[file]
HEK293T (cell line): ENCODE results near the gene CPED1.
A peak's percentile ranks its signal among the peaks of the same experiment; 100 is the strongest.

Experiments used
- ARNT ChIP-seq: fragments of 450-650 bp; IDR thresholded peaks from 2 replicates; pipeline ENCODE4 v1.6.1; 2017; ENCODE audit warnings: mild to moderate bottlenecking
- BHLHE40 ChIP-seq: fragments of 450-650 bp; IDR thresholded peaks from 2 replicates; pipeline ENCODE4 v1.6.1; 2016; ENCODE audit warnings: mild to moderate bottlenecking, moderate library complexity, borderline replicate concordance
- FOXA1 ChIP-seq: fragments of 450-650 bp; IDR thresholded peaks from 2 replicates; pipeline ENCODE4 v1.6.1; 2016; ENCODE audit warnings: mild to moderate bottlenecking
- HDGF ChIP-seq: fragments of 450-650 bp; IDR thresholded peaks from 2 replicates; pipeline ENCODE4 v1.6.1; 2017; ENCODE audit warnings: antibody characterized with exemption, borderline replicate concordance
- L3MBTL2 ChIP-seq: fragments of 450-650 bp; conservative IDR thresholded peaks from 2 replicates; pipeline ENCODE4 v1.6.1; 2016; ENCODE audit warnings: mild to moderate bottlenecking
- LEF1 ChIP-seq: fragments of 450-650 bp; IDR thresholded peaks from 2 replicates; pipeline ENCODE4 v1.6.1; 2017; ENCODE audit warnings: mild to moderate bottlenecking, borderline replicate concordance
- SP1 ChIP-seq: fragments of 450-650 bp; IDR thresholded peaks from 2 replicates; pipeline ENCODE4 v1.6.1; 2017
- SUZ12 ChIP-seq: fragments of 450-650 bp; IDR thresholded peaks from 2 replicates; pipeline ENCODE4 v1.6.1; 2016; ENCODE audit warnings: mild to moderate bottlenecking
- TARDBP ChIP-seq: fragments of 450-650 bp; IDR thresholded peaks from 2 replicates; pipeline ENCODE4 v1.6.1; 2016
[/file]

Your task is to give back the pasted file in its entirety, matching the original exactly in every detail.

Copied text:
HEK293T (cell line): ENCODE results near the gene CPED1.
A peak's percentile ranks its signal among the peaks of the same experiment; 100 is the strongest.

Experiments used
- ARNT ChIP-seq: fragments of 450-650 bp; IDR thresholded peaks from 2 replicates; pipeline ENCODE4 v1.6.1; 2017; ENCODE audit warnings: mild to moderate bottlenecking
- BHLHE40 ChIP-seq: fragments of 450-650 bp; IDR thresholded peaks from 2 replicates; pipeline ENCODE4 v1.6.1; 2016; ENCODE audit warnings: mild to moderate bottlenecking, moderate library complexity, borderline replicate concordance
- FOXA1 ChIP-seq: fragments of 450-650 bp; IDR thresholded peaks from 2 replicates; pipeline ENCODE4 v1.6.1; 2016; ENCODE audit warnings: mild to moderate bottlenecking
- HDGF ChIP-seq: fragments of 450-650 bp; IDR thresholded peaks from 2 replicates; pipeline ENCODE4 v1.6.1; 2017; ENCODE audit warnings: antibody characterized with exemption, borderline replicate concordance
- L3MBTL2 ChIP-seq: fragments of 450-650 bp; conservative IDR thresholded peaks from 2 replicates; pipeline ENCODE4 v1.6.1; 2016; ENCODE audit warnings: mild to moderate bottlenecking
- LEF1 ChIP-seq: fragments of 450-650 bp; IDR thresholded peaks from 2 replicates; pipeline ENCODE4 v1.6.1; 2017; ENCODE audit warnings: mild to moderate bottlenecking, borderline replicate concordance
- SP1 ChIP-seq: fragments of 450-650 bp; IDR thresholded peaks from 2 replicates; pipeline ENCODE4 v1.6.1; 2017
- SUZ12 ChIP-seq: fragments of 450-650 bp; IDR thresholded peaks from 2 replicates; pipeline ENCODE4 v1.6.1; 2016; ENCODE audit warnings: mild to moderate bottlenecking
- TARDBP ChIP-seq: fragments of 450-650 bp; IDR thresholded peaks from 2 replicates; pipeline ENCODE4 v1.6.1; 2016